Manova: What happened to the standalone VR headset?
The start-up XRSpace wanted to conquer the metaverse and compete with Meta. What happened to these ambitious plans?
Almost exactly two years ago, former HTC boss Peter Chou unveiled the VR project Manova: a standalone VR headset along with the accompanying Metaverse platform. His startup worked on hardware and software in secret for three years.
The device’s 5G capability and the partnership with Deutsche Telekom attracted attention. The network operator was involved in the development and wanted to sell the device in Germany. The launch was planned for the fourth quarter of 2020.
For the time, the announced technology was okay. The VR headset had a Snapdragon 845 chip and a display resolution of 1,440 by 1,440 pixels per eye, which roughly corresponds to the specifications of the Meta Quest 1.
Two front cameras captured movements of the head and hands. XRSpace did without 6-DoF controllers, instead a simple 3-DoF controller and optical hand tracking was planned.
Manova: The Social VR World that never opened
The flagship of the project was the Metaverse platform Manova: a mixture of Second Life and Meta’s Horizon platform, which was to offer a city with private and public spaces, virtual concert halls, arcades, nightclubs, cinemas, classrooms, conference rooms, fitness centers and relaxation oases.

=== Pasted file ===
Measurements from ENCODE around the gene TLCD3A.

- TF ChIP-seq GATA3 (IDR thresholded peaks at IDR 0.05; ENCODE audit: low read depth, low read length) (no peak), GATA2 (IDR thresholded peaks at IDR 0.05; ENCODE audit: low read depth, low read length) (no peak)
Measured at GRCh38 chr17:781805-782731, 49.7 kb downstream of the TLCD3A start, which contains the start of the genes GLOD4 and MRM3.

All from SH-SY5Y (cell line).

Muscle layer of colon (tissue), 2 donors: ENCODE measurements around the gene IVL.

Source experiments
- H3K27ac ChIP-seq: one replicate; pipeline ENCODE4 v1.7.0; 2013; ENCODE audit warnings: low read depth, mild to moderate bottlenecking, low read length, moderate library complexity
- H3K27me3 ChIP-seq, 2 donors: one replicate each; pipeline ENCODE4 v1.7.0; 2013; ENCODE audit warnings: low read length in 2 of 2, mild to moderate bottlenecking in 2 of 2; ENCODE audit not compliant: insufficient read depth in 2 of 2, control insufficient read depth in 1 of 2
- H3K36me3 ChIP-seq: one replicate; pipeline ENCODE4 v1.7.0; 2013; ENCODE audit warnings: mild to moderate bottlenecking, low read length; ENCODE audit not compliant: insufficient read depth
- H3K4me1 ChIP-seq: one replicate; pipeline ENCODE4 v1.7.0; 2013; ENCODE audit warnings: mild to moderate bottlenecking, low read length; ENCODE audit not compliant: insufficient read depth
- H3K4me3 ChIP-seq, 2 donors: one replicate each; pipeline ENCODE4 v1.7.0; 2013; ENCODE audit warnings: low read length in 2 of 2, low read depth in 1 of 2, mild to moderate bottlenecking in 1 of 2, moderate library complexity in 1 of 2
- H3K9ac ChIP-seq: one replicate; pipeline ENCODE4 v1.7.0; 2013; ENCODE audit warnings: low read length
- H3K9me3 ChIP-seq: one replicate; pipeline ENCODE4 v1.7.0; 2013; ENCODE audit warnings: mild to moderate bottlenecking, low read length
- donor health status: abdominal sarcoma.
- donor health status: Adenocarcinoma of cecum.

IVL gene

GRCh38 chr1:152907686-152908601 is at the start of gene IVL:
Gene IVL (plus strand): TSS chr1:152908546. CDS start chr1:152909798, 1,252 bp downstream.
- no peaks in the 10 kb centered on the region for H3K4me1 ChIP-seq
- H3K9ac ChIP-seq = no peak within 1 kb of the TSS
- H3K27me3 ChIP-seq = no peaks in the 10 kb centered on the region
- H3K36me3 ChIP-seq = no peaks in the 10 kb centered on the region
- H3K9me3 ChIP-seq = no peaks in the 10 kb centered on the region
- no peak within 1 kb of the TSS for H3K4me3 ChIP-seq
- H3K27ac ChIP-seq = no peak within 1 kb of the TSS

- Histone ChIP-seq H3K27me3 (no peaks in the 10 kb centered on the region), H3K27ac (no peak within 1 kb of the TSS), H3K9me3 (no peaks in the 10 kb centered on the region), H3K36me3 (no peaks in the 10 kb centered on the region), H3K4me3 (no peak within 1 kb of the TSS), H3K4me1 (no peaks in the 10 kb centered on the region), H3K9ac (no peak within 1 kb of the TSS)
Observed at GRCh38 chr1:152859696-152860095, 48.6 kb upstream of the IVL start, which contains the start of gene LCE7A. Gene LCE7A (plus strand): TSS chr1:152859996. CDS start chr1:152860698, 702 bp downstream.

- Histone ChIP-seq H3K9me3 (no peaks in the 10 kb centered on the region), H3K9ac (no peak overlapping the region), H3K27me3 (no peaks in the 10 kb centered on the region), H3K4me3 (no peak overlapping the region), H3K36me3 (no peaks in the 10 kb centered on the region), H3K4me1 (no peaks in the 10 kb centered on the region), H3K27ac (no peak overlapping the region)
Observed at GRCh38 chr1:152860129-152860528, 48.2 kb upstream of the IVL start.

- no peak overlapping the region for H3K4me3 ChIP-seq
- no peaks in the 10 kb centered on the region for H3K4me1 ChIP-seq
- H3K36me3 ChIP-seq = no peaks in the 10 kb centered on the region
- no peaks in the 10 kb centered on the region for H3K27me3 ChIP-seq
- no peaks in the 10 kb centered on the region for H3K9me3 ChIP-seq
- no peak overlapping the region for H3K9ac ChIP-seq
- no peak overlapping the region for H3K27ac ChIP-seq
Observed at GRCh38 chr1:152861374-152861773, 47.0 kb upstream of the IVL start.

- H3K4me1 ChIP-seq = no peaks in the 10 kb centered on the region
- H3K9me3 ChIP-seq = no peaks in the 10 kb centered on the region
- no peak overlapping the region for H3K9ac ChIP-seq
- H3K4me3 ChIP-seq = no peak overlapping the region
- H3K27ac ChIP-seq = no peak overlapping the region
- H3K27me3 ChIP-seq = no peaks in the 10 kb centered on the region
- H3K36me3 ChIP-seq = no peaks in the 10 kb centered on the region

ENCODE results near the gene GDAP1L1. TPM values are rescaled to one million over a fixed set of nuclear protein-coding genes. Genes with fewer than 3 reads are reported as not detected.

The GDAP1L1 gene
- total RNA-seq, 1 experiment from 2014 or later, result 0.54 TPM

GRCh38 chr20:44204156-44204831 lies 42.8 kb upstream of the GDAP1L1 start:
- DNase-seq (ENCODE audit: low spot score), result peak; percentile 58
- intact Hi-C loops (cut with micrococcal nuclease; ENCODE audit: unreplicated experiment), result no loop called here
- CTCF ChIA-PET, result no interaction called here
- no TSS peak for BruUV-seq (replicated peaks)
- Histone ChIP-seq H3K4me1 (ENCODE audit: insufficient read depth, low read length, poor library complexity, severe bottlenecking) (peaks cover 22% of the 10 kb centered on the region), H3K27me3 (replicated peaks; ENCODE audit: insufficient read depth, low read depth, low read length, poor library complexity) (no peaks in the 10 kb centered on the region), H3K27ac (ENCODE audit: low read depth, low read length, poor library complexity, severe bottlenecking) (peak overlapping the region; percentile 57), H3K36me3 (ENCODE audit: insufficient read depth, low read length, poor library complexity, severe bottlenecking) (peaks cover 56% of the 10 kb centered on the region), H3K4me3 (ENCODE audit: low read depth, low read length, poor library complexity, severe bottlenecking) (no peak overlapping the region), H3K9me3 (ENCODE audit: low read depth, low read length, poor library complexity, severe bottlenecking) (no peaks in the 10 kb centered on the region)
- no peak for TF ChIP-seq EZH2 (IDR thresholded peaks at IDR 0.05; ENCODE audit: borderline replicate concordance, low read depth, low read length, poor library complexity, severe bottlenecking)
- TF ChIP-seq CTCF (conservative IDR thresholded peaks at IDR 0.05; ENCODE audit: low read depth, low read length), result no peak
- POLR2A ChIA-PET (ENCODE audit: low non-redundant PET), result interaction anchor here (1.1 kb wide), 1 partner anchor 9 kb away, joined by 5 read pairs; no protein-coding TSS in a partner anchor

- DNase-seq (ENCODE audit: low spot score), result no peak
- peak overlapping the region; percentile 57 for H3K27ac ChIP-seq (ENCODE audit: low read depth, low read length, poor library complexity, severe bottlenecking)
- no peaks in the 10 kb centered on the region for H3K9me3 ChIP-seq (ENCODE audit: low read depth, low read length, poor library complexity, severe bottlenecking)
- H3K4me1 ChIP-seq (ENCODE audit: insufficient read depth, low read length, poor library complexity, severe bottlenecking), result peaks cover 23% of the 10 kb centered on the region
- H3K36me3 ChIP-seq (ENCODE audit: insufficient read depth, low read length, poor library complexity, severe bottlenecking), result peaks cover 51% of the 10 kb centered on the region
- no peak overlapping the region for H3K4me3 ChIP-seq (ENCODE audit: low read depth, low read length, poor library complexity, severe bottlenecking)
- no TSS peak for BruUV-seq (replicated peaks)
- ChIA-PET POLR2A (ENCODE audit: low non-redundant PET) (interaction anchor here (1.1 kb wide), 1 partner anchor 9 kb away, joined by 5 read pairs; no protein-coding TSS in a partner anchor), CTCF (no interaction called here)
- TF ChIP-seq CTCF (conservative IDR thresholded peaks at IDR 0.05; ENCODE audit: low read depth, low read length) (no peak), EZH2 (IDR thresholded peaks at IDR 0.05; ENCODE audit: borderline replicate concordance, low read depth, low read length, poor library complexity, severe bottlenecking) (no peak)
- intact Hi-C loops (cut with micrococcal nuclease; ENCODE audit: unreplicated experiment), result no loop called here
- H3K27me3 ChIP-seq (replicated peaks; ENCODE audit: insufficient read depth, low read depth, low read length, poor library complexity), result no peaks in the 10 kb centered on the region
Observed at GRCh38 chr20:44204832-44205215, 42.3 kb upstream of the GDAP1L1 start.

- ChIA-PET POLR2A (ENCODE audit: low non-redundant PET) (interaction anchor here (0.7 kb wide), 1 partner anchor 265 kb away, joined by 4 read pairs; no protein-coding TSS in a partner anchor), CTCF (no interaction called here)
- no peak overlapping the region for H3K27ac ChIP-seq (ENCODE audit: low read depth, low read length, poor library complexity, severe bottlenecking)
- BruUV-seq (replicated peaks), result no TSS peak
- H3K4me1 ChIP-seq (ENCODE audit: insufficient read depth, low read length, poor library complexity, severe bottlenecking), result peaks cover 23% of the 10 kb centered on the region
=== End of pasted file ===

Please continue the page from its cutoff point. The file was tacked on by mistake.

The platform was designed as a walled garden: Manova could only be entered with the company’s own VR headset, and there was no way to get VR apps from other app stores.
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A beta test started at the end of 2020. We also participated in the Manova test run. My colleague Ben tested the device and was able to take a few steps in Manova. However, there was not much to discover: Ben was able to create an avatar and look around the start environment, a virtual apartment. The hardware was also not particularly well done, neither technically nor in terms of comfort.
XRSpace: Hardware discontinued
Since then, a year and a half has passed without us hearing anything about the project. A lot has happened in that time: Meta Quest 2 has taken the industry by storm. Technically, it makes the Manova headset announced two years ago look old.
According to Protocol, the startup has given up on competing with Meta and refocused: It’s now developing Metaverse apps for third-party platforms, including Meta.
The startup’s website and Twitter channel show that hardware development has taken a back seat. Instead, there’s the event app PartyOn and the Metaverse platform GoXR, both of which are available in Meta’s App Lab, an app store for experimental VR software – an inglorious end to Project Manova.
We’ve reached out to Telekom for comment on the project’s status and will update this article as soon as we hear anything.